A Trip to Japan: Four Mingei Kilns - tortoise general store

A Trip to Japan: Four Mingei Kilns

Posted by Ruby Zuckerman on

If you’ve visited Tortoise General Store recently, you may have noticed the arrival of new pottery - full of bright colors, distinctive patterns, and a warm, handmade quality.

Variety of pottery from the Onda kiln

We’ve acquired a selection of ceramic-ware from four distinct regions of Japan, celebrating mingei (folk craft) and traditional ceramic practices that have been around for centuries. International travel can still be challenging these days - join us for a virtual trip around Japan by reading about these four kilns. 


Our first stop is nestled into a narrow green gorge among the hills of eastern Kyushu, the third largest of Japan's five islands.

 Since the beginning of recorded history, Onda has been a pottery village. Of the 300 residents, nearly every single person is involved in pottery production - harvesting clay, tempering the soil with wooden mills, working on the wheel, etc. There are only three last names in the entire village, and these families have been set with the task of guarding traditional Onda technique.

Because of the highly localized nature of Onda pottery, this kiln is very closely associated with the mingei movement, founded by Sōetsu Yanagi. Yanagi, father of one of our favorite industrial designers Sori Yanagi, defined mingei as objects that are:

  • Produced by hand
  • Inexpensive
  • Made by anonymous craftsmen
  • Functional within daily life
  • Used by the masses
  • Representative of the region where it was produced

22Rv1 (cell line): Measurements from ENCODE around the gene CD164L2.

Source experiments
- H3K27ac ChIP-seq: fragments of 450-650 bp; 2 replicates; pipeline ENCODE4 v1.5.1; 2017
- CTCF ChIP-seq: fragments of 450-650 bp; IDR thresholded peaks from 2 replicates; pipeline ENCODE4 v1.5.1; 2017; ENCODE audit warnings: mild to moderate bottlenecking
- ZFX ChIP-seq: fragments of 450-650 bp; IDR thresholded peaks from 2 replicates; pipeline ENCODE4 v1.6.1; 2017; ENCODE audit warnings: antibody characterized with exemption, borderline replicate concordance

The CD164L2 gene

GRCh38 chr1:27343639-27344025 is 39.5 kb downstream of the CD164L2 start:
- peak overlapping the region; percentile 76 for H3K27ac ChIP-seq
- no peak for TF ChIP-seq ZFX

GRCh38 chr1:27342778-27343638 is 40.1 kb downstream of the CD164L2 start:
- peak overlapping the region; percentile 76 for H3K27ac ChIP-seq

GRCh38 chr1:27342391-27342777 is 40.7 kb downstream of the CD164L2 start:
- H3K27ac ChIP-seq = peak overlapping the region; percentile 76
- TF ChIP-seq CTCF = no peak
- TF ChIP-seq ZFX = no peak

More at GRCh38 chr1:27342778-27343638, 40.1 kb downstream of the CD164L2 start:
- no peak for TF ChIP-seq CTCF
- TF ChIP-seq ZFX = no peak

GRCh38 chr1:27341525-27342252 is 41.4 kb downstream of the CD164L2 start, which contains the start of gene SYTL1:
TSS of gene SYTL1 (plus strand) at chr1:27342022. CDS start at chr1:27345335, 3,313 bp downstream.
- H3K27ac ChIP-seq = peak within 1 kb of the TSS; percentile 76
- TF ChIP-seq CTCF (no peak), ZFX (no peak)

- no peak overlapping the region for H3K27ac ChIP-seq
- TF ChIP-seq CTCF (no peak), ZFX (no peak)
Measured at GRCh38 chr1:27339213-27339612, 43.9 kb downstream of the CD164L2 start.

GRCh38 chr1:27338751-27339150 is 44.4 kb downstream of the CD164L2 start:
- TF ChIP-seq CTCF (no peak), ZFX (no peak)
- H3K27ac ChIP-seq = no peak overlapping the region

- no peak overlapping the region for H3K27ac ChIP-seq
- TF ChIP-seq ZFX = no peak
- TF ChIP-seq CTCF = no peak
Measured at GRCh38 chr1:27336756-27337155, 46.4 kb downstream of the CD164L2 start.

At the beginning of the 20th century, Sōetsu Yanagi wrote about the Onda kiln. 

“We want to learn what fosters beauty … if we cannot grasp this important fact, we cannot be proud of our new culture. Just as we cannot indulge ourselves in the past. Onda is the direct opposite of today. But that is why there are so many things we can learn from it. Because it has abundant aspects that we lack. It has the strength that is not subject to the aspect of time.”

Travelers who have passed through Onda village always have a story to tell about the sound of the 300 year old wood mills that are a crucial part of Onda's ceramic process. 

In 1996, the Japanese Ministry of the Environment decided to designate the 100 Soundscapes of Japan as part of an effort to combat noise pollution and inspire environmental protection. 738 submissions were received from all over the country, and the top 100 were chosen to function as symbols for local people to promote the discovery of the sounds of everyday life. The sound of the mills in Onda was chosen as one of those precious 100. It remains a national treasure to this day. 


The next stop on our journey is located 20 kilometers east of Nagoya, in the Aichi prefecture.

Seto is located both geographically and symbolically in the center of Japan. "Setomoto," a Japanese word that directly translates to "seto things," is a synonym for glazed ceramics in general - a linguistic clue into the influence Seto kiln has had on Japanese ceramic tradition. 

Seto kiln has access to two high quality clays - kibushi and gairome. This clay has almost no iron content and is known for excellent elasticity and refractoriness. The clay has a luminous white quality - the perfect backdrop for bright colors and complex glazing patterns.